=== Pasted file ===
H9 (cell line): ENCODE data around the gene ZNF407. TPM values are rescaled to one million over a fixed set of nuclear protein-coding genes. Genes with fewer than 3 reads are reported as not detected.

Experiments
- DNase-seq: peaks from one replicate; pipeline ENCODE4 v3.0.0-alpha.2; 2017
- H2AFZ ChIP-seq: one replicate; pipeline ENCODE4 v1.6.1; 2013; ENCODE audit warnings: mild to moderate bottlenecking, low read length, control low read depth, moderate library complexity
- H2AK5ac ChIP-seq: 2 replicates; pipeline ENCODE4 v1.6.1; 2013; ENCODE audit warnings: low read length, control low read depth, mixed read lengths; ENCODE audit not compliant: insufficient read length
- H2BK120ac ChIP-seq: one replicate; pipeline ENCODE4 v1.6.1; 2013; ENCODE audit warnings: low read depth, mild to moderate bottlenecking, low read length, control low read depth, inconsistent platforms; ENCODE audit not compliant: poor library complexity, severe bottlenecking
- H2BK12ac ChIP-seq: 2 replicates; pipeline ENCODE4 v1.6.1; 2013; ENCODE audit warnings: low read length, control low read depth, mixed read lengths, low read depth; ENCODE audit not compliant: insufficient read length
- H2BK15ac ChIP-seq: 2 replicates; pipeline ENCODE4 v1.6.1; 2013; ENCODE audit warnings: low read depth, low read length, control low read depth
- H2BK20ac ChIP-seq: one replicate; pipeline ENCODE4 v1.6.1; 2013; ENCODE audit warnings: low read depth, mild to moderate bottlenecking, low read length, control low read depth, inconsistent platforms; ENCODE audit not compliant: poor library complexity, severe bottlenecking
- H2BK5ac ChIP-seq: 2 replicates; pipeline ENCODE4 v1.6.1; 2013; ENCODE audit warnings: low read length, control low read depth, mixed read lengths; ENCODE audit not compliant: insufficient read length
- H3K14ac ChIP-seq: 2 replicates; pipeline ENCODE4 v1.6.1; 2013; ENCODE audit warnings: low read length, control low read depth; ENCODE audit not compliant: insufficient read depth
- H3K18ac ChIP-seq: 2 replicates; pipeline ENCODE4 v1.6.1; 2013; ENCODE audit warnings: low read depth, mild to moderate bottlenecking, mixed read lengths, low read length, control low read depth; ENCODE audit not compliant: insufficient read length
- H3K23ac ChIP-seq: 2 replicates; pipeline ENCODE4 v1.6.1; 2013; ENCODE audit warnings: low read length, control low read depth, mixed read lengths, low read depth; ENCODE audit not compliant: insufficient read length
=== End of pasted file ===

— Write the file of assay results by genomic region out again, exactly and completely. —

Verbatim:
H9 (cell line): ENCODE data around the gene ZNF407. TPM values are rescaled to one million over a fixed set of nuclear protein-coding genes. Genes with fewer than 3 reads are reported as not detected.

Experiments
- DNase-seq: peaks from one replicate; pipeline ENCODE4 v3.0.0-alpha.2; 2017
- H2AFZ ChIP-seq: one replicate; pipeline ENCODE4 v1.6.1; 2013; ENCODE audit warnings: mild to moderate bottlenecking, low read length, control low read depth, moderate library complexity
- H2AK5ac ChIP-seq: 2 replicates; pipeline ENCODE4 v1.6.1; 2013; ENCODE audit warnings: low read length, control low read depth, mixed read lengths; ENCODE audit not compliant: insufficient read length
- H2BK120ac ChIP-seq: one replicate; pipeline ENCODE4 v1.6.1; 2013; ENCODE audit warnings: low read depth, mild to moderate bottlenecking, low read length, control low read depth, inconsistent platforms; ENCODE audit not compliant: poor library complexity, severe bottlenecking
- H2BK12ac ChIP-seq: 2 replicates; pipeline ENCODE4 v1.6.1; 2013; ENCODE audit warnings: low read length, control low read depth, mixed read lengths, low read depth; ENCODE audit not compliant: insufficient read length
- H2BK15ac ChIP-seq: 2 replicates; pipeline ENCODE4 v1.6.1; 2013; ENCODE audit warnings: low read depth, low read length, control low read depth
- H2BK20ac ChIP-seq: one replicate; pipeline ENCODE4 v1.6.1; 2013; ENCODE audit warnings: low read depth, mild to moderate bottlenecking, low read length, control low read depth, inconsistent platforms; ENCODE audit not compliant: poor library complexity, severe bottlenecking
- H2BK5ac ChIP-seq: 2 replicates; pipeline ENCODE4 v1.6.1; 2013; ENCODE audit warnings: low read length, control low read depth, mixed read lengths; ENCODE audit not compliant: insufficient read length
- H3K14ac ChIP-seq: 2 replicates; pipeline ENCODE4 v1.6.1; 2013; ENCODE audit warnings: low read length, control low read depth; ENCODE audit not compliant: insufficient read depth
- H3K18ac ChIP-seq: 2 replicates; pipeline ENCODE4 v1.6.1; 2013; ENCODE audit warnings: low read depth, mild to moderate bottlenecking, mixed read lengths, low read length, control low read depth; ENCODE audit not compliant: insufficient read length
- H3K23ac ChIP-seq: 2 replicates; pipeline ENCODE4 v1.6.1; 2013; ENCODE audit warnings: low read length, control low read depth, mixed read lengths, low read depth; ENCODE audit not compliant: insufficient read length